The continuing regeneration of Paisley has received a further boost as an ambitious proposal to transform waste ground into a new cultural quarter was named the winner of a prestigious urban renewal competition.
A 500-seat theatre, cinema and performing arts academy would be built on a derelict site at Smithhills Street, close to Gilmour Street station, with the new quarter called Baker Street in honour of the late Paisley-born songwriter Gerry Rafferty.
The bold plan by architects Stallan-Brand, commissioned by the Paisley Community Trust, won a public vote to decide the third annual FutureTown design award.
The competition invites local organisations and members of the public to submit sketches, photographs and short written descriptions of how urban spaces across the country could be renewed.
Paisley’s entry received 43 per cent of the more than 3,000 votes cast during Scotland’s Towns Week, which ran from November 21-26.
The winners will have the opportunity to present their idea to stakeholders in town planning and regeneration from various organisations at the Scotland’s Towns Partnership AGM in 2018.
It’s the latest acolade for Paisley, coming just four months after the Renfrewshire town became the only Scottish entry to make the shortlist to be named UK City of Culture in 2021.
“It’s terrific to see Baker Street Paisley gain widespread recognition and endorsement through a national competition,” a spokesman for the community trust told The Scotsman.
READ MORE: 2017 FutureTown design shortlist revealed
“What we want to create is for is everyone - a facility, venue, space and hub for the community to use. It continues to inspire us forward when Paisley people tell us they can’t wait to pop into town again to see a movie or theatrical performance.
“We’re now asking everyone to take Baker Street Paisley forward to the next level with financial backing. Local and national government as well as Paisley supporting businesses and individuals all have a part to play. Now is the time to get behind Baker Street Paisley – we’d be delighted to hear from you if you can help.”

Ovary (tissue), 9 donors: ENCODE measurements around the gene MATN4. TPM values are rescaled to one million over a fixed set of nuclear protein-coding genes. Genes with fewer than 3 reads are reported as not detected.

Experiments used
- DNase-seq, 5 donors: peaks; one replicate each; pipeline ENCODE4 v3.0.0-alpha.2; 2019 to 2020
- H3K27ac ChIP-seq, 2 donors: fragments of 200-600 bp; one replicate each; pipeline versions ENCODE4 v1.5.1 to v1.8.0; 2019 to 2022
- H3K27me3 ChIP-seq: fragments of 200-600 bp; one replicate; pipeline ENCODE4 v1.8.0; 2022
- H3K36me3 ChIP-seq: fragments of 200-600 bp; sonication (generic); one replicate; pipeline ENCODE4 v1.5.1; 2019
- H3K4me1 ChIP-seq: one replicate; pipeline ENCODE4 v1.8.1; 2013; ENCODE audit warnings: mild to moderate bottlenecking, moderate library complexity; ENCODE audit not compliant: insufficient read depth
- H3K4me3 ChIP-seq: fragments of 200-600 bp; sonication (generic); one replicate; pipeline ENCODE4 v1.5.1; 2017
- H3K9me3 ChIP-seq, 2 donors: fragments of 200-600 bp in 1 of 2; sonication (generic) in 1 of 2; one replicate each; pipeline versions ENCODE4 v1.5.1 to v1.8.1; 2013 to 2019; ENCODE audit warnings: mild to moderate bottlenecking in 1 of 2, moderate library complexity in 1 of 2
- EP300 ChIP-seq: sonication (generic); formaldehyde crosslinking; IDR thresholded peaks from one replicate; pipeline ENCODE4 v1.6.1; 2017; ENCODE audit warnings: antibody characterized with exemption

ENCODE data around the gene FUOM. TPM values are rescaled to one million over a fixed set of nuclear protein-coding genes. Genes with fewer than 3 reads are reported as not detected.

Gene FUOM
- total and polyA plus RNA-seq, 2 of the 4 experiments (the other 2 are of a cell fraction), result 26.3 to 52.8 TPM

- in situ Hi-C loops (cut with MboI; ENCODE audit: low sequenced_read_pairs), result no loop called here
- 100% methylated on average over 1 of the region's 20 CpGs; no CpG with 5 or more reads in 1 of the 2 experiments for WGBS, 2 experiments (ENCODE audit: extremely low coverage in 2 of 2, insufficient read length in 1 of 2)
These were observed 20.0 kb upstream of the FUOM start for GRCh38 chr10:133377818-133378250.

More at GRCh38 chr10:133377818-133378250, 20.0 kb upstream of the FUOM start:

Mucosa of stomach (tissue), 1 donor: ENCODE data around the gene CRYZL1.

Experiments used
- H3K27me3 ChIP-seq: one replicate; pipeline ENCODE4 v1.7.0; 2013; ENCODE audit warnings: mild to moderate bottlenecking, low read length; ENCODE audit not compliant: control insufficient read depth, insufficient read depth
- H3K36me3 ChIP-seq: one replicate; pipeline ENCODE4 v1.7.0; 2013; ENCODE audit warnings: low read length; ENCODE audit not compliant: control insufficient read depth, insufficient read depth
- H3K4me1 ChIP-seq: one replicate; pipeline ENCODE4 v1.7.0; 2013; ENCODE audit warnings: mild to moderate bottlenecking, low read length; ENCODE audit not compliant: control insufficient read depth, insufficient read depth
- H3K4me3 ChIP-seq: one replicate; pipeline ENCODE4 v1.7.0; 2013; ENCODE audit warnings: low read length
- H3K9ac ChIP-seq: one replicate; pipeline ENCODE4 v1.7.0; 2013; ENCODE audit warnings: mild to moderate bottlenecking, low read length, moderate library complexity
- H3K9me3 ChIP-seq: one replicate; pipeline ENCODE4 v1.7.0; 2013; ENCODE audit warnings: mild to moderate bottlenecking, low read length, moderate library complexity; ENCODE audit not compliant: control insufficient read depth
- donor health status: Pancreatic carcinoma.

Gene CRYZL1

The FutureTown compeition is organised by Scotland’s Towns Partnership, which was first established as a voluntary agency in 2012. Following a review, it was awarded a £186,000 grant by the Scottish Government in 2014 to strengthen its organisation and become the ‘go to’ body for towns north of the border.
The first design award was won by William Lippe Architects in 2015 with a proposal to re-create Inverurie’s historic town square.
Phil Prentice, chief officer at Scotland’s Towns Partnership, said: “The FutureTown design competition is all about stimulating conversations and provoking ideas to highlight what a possible future town could look like.
“As our communities strive to meet the challenges of the 21st century, the competition asks how can town centres stimulate low carbon and sustainable living, encourage digitally-driven tourism, promote culture, health and well-being and become places of opportunity and choice for all.
“All the shortlisted entries offered innovative ideas in response to these challenges. They show just how much local expertise, activism and collaboration is at work in our diverse towns.
“Paisley’s winning entry proved very popular with the voting public. Their proposal for a performing arts academy shows how culture can be harnessed to create the ‘future history’ of Scotland’s towns, and why Paisley’s creative effervescence makes it a perfect candidate for UK City of Culture 2021.”